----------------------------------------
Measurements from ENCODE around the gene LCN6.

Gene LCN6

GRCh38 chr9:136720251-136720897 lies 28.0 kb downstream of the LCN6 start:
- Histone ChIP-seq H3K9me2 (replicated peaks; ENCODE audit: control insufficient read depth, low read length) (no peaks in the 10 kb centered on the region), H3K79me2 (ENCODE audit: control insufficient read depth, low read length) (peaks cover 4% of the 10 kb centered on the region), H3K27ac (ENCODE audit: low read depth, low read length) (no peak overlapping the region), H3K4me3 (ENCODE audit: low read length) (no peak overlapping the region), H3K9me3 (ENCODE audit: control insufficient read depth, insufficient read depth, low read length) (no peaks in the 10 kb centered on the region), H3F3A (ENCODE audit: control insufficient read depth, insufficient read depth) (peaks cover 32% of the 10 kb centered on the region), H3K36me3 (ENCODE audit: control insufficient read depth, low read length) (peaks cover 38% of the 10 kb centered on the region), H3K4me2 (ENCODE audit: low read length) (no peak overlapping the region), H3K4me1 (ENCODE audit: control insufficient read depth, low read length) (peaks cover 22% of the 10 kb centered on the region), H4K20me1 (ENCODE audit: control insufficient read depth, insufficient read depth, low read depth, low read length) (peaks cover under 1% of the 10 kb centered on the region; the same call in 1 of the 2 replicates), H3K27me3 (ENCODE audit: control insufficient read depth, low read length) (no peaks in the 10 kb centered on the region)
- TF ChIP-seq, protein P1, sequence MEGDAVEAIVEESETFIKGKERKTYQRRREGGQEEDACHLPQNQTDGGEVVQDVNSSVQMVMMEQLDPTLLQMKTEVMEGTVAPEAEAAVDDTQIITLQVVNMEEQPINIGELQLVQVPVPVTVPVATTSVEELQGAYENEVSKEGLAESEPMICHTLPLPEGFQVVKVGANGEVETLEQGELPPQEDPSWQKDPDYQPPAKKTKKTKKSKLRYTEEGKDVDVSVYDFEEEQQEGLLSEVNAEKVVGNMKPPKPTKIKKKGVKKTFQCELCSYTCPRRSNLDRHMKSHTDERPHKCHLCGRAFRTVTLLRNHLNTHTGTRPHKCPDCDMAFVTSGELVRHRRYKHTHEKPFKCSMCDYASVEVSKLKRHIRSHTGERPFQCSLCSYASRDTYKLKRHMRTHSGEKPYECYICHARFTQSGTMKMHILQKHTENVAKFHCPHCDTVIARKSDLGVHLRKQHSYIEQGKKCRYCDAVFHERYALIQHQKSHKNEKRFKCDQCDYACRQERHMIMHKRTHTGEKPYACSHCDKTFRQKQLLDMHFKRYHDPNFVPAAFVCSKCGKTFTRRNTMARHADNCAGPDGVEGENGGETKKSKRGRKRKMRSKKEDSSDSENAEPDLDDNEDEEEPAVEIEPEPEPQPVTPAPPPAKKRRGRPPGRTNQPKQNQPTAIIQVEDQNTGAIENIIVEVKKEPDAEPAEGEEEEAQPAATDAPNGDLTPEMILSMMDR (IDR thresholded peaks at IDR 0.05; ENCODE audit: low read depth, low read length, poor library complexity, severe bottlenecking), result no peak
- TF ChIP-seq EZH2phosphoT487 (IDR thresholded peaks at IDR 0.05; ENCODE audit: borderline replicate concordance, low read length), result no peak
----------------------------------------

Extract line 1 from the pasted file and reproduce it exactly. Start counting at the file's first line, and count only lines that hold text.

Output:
Measurements from ENCODE around the gene LCN6.